After warming-up we always end up with the most perfect, dressagey ride ever. So I'm hoping maybe with the lunging added, we can have that kind of ride right from start to finish! Wish us luck! :)

Ooh, and also wish us luck with the farrier tomorrow! =S It's gonna be an adventure!

Monday, October 12, 2009

Sorry guys, this is gonna be a long one...

So, with my baby girl lame at the moment, I figured this slight lull in our training would make a good opporunity to actually start writing the blog I've been planning to track our progress!

Sage's ad was the first one I looked at to start my horse search. She was my favorite breed (Arabian X Paint), my favorite color (grey and white pinto), and within my age, height, and price range (6 years old, 15.2 hands high).

When I went to test ride her, I hadn't ridden in two years, and she hadn't been ridden in three. Gong show though it was, her owner encouraged me to spend more and more time with her (she'd already turned down 10 other potential buyers because they just 'weren't right' for Sage,) and I more than happily obliged. Our first month together was spent entirely building trust and bonding. This largely consisted of riding bareback for the majority of the time (if you don't trust your horse when you're bareback, you're pretty much screwed!). By my second visit, she was following me around like a puppy dog =) She also started to teach me things of her own, like just how intutitive and loving a horse can be. If I went to ride her on a day when I was less than content with life, she wouldn't move from the moment I got on her back. If I gave up trying to get her forward, and decided to trust her judgement and get off, she would follow me to the ends of the earth and back, making goofy faces and nuzzling me all the way until I cracked a smile. At that point, and only then, would I be allowed to get on and ride.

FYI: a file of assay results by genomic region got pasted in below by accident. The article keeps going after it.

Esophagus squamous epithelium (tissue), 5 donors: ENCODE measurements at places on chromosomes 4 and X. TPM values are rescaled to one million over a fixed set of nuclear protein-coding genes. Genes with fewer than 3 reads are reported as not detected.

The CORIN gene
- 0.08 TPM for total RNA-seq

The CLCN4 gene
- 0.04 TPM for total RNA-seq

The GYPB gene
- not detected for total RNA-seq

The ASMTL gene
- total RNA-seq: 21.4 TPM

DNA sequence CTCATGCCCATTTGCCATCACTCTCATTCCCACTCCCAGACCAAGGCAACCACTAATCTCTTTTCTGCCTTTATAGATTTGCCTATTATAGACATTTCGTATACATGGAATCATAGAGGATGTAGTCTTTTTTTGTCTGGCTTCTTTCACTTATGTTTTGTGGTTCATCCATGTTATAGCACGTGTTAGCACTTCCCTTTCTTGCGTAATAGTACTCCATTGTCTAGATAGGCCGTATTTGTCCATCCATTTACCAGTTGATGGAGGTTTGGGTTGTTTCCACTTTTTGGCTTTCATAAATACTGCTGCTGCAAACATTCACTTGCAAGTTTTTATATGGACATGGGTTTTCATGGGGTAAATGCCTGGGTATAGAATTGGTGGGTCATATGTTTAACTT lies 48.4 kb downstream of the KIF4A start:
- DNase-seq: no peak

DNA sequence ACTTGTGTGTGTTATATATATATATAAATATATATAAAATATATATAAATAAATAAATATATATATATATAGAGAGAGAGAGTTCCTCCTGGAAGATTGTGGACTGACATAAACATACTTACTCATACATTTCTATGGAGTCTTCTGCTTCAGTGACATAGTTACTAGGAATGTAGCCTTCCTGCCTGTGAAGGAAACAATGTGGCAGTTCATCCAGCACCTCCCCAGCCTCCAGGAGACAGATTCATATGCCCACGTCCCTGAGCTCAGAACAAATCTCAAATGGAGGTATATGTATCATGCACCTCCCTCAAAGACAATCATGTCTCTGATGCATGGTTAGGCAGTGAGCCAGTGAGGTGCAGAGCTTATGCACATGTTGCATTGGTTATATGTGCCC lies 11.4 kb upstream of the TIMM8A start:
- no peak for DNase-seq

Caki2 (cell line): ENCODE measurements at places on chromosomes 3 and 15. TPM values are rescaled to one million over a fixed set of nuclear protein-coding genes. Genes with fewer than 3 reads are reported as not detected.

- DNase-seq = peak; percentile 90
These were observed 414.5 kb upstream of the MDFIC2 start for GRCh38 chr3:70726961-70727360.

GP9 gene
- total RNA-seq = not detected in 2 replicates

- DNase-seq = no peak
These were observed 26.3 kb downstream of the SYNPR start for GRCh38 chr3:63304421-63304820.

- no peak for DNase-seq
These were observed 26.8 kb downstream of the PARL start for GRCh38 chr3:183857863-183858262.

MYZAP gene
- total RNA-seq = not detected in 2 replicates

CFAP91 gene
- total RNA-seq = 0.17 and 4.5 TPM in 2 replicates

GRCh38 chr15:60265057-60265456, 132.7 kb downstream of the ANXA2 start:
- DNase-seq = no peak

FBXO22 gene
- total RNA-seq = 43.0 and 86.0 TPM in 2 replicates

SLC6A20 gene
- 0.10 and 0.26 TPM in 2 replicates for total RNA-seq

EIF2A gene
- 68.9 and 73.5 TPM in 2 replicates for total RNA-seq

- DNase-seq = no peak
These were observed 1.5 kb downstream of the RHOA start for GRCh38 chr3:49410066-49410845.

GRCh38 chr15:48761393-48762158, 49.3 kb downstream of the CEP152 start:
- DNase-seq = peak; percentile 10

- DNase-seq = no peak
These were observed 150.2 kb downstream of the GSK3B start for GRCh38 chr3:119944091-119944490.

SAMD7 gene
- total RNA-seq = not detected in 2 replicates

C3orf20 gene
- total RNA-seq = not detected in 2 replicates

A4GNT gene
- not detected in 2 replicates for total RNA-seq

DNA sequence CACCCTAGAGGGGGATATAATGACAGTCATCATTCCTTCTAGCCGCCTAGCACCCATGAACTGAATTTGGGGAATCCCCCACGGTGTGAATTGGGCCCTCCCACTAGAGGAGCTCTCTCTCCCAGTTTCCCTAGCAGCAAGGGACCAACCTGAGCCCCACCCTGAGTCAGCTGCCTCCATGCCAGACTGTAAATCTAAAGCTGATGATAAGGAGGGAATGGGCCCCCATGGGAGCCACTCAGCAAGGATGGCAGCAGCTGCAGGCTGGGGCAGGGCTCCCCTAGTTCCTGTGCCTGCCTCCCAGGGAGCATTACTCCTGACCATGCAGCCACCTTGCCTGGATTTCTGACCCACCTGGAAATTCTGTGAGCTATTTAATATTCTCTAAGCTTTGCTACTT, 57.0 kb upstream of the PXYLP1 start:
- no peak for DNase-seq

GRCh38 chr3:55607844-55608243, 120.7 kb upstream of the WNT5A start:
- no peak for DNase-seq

Sage was also almost dangerously hoof shy when I first met her. I spent a lot of time when I was out at the barn just rubbing, stroking, and handling her feet and legs without picking out her hooves or really doing anything other than touching them. By my third visit out, she would pick up her feet automatically for me when I bent down to pick them out. Now, with her hock ripped open (she got caught in a fence that was taken down during a movie shooting, and then was not re-constructed properly), she's also been getting used to water around her legs, and having assorted ointments smeared all over them every day (and believe me, this took some MAJOR getting used to). One thing that certainly made treating her wound easier though was the day we found out that half the reason she would freak out over it was because I always had someone else hold her! If I hold her, and treat her hoof at the same time, she's just as fine as any other green horse is in that situation, and sometimes will even stand perfectly still with her head down beside mine, just curiously watching to see what exactly I am doing to her. I'm still the only person who can get within three feet of her legs or hooves without her world ending.